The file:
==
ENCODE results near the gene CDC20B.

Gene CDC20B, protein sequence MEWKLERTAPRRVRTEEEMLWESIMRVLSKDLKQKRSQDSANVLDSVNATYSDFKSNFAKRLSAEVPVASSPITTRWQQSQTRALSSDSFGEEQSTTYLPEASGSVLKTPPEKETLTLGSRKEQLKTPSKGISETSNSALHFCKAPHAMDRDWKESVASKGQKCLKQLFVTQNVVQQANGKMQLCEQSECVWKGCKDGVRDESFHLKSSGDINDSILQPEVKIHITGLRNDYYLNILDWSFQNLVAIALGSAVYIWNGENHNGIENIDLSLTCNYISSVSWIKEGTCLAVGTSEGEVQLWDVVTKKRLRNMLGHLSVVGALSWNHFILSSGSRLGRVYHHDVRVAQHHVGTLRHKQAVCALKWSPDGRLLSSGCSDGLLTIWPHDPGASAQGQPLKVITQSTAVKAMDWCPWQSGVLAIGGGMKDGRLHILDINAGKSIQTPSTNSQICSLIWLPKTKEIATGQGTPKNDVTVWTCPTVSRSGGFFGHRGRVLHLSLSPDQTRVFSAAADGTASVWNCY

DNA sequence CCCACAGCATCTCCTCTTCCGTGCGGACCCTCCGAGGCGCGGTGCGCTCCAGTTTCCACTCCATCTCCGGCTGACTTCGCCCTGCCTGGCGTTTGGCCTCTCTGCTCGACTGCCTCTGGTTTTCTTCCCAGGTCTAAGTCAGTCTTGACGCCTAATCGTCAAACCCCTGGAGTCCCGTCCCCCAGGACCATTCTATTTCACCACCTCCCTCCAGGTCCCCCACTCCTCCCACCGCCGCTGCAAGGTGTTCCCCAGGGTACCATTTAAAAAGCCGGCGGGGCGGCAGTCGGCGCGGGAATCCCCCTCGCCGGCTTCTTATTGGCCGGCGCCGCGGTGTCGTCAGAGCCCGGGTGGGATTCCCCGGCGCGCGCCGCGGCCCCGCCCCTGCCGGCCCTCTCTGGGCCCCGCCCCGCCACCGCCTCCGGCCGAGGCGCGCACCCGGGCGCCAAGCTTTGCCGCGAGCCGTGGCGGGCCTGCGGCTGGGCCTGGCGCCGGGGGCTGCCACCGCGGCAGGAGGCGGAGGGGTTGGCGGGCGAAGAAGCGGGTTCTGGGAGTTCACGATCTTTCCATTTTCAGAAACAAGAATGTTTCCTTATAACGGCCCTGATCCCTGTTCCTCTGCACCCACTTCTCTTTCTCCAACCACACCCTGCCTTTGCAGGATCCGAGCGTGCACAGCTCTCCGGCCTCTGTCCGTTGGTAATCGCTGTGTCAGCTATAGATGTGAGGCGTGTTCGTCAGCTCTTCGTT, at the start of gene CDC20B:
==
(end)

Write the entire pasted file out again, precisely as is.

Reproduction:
ENCODE results near the gene CDC20B.

Gene CDC20B, protein sequence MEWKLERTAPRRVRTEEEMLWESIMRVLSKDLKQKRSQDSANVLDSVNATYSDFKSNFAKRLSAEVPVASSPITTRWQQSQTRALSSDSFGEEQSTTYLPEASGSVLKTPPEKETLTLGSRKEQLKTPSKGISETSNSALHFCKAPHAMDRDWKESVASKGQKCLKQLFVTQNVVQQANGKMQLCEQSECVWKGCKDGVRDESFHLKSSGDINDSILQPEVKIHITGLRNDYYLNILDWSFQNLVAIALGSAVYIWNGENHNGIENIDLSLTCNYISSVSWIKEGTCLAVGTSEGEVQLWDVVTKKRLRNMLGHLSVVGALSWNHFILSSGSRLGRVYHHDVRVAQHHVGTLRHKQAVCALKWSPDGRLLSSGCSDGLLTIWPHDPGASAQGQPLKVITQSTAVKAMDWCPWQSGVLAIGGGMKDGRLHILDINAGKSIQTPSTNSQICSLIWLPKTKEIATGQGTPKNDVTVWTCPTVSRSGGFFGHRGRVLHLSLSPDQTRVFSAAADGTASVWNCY

DNA sequence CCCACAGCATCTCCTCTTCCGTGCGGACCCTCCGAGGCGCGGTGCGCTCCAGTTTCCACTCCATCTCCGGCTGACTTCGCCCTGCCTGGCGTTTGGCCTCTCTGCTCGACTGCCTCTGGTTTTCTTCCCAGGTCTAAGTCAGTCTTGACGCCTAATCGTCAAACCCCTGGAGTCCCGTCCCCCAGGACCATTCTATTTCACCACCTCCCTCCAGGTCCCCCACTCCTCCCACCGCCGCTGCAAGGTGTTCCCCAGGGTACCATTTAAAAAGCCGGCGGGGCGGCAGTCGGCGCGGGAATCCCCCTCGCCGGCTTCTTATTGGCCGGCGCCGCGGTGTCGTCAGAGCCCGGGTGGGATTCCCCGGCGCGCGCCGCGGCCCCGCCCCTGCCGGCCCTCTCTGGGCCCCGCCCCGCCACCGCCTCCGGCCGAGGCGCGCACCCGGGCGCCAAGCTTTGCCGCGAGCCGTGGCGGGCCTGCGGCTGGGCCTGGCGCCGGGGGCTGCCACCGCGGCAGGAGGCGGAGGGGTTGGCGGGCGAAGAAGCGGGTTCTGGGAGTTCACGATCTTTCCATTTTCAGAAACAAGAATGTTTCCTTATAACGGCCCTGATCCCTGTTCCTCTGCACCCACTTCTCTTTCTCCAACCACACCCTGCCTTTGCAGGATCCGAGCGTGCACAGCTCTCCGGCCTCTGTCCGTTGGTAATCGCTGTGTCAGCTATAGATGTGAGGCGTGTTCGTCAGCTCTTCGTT, at the start of gene CDC20B: